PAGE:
I've subscribed. Having been through this I am particularly interested in the upcoming letter.
26th January 2009, 10:19 AM
Ive subscribbed too - but hopefully I wont need the info!
Fingers crossed for the op today:xfngr:
26th January 2009, 02:50 PM
Just heard the op went well but as Muttley is a pain in the **** my sister had to pick him up early as he was barking like a good thing!
His toe has gone off to be tested - I'm a bit confused I wouldnt consider a dew claw a toe really. I'm going to phone mum tonight so hopefully I'll be able to get to the bottom of it!
Fingers (& toes:)) crossed the tests come back negative :xfngr:
(how long roughly do these tests take in the UK?)
26th January 2009, 05:40 PM
Good to hear Muttley got through the op okay (by the way I LOVE his name!) - Hope his results come back negative :xfngr:
26th January 2009, 10:16 PM
Just spoke to mum & got the full story.
The lump wasn't on the dew claw - mum thought the 1st toe was called the dew claw! So the lump was on his 1st toe, the vet hoped to just remove the lump but when she opened it up it looked nasty so she took the whole toe & sent it off for testing. She said she didn't want to speculate whether it is cancerous or not but will get results next week. She did say that cancer in toes usualy didn't spread so is hopefully if it is cancerous that by taking the toe off that will have got the lot so fingers crossed! She said it was only 1 case where the cancer had spread enough to loose the whole leg so mum was exaggerating a little!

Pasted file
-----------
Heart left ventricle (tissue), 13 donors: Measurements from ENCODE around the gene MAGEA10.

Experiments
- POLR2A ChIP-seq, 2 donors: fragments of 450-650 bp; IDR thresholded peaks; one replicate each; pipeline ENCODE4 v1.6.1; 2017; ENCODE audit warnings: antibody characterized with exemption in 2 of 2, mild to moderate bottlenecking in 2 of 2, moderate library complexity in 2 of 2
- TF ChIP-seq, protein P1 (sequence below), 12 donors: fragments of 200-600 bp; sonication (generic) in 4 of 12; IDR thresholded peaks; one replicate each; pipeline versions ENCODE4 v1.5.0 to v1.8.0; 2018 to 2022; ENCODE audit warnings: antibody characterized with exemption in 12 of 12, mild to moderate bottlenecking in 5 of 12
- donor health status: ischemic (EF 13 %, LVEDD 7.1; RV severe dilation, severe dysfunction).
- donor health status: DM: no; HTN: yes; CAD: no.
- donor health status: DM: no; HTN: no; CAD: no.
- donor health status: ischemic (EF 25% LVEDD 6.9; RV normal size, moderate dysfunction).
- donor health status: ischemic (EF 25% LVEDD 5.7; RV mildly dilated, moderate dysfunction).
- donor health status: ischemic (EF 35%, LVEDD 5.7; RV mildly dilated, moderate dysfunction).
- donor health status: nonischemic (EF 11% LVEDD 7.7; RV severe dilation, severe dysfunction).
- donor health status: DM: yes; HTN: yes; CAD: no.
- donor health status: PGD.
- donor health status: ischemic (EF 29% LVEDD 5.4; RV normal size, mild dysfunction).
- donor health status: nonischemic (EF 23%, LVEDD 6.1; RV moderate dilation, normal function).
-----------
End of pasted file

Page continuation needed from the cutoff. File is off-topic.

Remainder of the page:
26th January 2009, 11:00 PM
That all sounds positive!!
27th January 2009, 08:54 AM
I really hope so!
Poor Mut's isnt happy this morning - I had a text earlier from mum saying he was still sulking!
2nd February 2009, 07:10 PM
:jump: Muttley got the all clear today !!!!! The results came back saying there was no cancer cells so he's gonna be just fine thank god, his wound is healing really well too. :jump:
2nd February 2009, 08:07 PM
YAY!!!! Wonderful news!
Jen and Ilsa
2nd February 2009, 09:47 PM
Hooray....that's great news!!!
2nd February 2009, 10:24 PM
I just got off the phone with mum & they're delighted!:razz:
2nd February 2009, 10:28 PM
:rah:Great news! :rah: Your mum must be so relieved!
2nd February 2009, 10:30 PM
Oh like you wouldnt believe! Because their other dog Abby passed away at christmas they were convinced they were going to loose mut's too i think.
3rd February 2009, 05:40 AM
Our friend's boxer went through several months of chemotherapy and their poor boy had frequent vomiting and was on pain pills. He lost a lot of weight. They felt it was all worth it as they have had him in remission for the past year. The cancer has come now and because of his age (10) they have decided not to do any more treatments buthave no regrets.
3rd February 2009, 08:58 AM
Ahhh thats so sad